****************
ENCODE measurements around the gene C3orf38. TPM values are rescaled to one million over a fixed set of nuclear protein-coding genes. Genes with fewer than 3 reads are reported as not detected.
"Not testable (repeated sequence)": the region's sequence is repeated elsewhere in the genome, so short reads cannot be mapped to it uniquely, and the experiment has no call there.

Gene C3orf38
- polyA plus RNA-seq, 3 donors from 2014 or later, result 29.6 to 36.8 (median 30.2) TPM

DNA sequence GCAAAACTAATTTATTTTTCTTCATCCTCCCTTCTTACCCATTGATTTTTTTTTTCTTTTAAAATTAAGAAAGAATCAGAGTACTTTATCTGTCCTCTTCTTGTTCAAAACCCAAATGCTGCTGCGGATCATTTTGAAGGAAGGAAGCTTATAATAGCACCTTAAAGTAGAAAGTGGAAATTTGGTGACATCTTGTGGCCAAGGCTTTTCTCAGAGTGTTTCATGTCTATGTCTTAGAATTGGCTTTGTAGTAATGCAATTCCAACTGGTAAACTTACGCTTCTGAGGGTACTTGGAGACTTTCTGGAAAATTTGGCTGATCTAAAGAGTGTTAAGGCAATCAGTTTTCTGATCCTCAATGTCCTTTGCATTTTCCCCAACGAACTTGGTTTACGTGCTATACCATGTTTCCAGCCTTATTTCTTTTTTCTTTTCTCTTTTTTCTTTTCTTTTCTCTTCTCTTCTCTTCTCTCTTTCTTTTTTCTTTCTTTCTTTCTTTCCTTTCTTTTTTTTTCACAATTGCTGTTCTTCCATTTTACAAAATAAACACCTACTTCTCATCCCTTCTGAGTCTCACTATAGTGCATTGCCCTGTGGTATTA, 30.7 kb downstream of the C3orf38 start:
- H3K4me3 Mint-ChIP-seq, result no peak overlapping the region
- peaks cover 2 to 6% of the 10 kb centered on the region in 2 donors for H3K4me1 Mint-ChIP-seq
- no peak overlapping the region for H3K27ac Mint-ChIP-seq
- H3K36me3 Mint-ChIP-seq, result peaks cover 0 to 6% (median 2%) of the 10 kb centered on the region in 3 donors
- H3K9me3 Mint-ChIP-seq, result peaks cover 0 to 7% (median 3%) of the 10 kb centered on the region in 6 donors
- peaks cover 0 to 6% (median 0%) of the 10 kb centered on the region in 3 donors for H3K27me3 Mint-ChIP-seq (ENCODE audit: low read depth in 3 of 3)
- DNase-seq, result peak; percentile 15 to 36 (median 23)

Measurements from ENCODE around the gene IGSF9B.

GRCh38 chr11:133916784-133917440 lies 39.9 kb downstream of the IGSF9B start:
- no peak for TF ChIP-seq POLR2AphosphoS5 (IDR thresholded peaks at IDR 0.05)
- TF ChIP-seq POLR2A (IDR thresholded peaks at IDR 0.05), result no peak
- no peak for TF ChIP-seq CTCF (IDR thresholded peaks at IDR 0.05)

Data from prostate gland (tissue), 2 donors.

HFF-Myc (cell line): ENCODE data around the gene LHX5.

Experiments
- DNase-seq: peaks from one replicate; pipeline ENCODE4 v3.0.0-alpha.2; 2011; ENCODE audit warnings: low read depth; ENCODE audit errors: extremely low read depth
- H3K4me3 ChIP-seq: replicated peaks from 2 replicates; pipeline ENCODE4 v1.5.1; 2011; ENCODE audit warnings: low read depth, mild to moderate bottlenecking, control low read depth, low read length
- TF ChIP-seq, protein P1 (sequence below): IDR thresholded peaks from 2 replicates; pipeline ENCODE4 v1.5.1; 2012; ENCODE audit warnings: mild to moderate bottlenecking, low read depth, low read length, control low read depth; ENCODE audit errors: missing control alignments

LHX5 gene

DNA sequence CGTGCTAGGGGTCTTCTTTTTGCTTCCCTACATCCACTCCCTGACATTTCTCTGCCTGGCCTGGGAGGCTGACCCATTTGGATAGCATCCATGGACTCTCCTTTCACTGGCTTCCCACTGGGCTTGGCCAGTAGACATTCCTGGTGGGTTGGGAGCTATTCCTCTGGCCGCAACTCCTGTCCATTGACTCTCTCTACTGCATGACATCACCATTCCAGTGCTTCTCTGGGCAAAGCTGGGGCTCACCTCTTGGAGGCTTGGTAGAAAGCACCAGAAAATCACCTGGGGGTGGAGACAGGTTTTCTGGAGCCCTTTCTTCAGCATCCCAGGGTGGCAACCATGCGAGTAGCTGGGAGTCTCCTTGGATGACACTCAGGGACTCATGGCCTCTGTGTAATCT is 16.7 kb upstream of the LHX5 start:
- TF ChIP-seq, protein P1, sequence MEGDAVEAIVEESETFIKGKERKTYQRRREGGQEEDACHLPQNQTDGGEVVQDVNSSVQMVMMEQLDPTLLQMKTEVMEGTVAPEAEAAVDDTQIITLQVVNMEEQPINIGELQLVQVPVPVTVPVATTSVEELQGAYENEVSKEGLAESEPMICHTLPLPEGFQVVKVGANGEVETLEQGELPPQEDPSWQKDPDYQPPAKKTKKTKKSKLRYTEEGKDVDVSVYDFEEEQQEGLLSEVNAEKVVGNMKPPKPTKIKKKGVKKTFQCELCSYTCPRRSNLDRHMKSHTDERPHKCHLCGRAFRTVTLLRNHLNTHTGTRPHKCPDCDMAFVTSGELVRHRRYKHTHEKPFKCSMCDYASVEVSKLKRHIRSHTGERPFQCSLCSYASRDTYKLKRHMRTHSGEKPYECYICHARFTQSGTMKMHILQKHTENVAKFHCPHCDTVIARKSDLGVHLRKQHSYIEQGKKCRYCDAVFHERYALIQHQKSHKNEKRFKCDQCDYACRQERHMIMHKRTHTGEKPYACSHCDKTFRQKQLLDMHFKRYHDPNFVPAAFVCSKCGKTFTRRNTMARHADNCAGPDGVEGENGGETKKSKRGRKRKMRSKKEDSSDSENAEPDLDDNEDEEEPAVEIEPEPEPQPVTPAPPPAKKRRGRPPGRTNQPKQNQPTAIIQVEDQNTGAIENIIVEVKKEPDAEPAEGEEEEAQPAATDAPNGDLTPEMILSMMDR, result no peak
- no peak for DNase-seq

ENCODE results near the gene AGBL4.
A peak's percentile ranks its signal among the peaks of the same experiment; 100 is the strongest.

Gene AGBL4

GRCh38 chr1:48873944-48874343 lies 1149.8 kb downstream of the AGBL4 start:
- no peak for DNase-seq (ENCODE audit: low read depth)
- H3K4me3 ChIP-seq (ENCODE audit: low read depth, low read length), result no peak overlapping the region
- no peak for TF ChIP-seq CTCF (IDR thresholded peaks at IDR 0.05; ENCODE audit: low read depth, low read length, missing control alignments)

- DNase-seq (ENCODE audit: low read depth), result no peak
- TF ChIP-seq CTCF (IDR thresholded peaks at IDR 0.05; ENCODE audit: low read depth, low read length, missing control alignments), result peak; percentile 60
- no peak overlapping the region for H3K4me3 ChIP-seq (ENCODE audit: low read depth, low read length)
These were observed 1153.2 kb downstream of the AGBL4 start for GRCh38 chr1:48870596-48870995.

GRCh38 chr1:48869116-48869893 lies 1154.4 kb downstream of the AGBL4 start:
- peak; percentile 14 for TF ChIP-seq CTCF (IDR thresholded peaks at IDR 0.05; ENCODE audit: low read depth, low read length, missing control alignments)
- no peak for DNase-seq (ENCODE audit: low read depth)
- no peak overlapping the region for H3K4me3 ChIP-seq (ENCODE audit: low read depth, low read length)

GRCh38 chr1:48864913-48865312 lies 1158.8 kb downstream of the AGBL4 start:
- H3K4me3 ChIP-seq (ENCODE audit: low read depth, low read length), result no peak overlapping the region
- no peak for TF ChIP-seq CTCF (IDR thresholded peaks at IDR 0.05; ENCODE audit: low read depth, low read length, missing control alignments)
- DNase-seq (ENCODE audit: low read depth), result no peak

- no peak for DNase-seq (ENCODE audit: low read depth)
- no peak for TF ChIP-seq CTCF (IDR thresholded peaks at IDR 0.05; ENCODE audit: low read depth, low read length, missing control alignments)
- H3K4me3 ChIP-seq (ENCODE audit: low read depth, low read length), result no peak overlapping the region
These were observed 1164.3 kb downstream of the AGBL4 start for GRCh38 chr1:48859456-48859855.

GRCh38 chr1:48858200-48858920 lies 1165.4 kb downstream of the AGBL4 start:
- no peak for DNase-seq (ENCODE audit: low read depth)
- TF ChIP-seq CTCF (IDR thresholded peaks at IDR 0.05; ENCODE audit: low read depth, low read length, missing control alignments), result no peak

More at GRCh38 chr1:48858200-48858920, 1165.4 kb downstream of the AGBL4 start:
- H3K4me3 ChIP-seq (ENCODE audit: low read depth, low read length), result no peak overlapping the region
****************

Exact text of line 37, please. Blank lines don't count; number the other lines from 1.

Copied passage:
- no peak overlapping the region for H3K4me3 ChIP-seq (ENCODE audit: low read depth, low read length)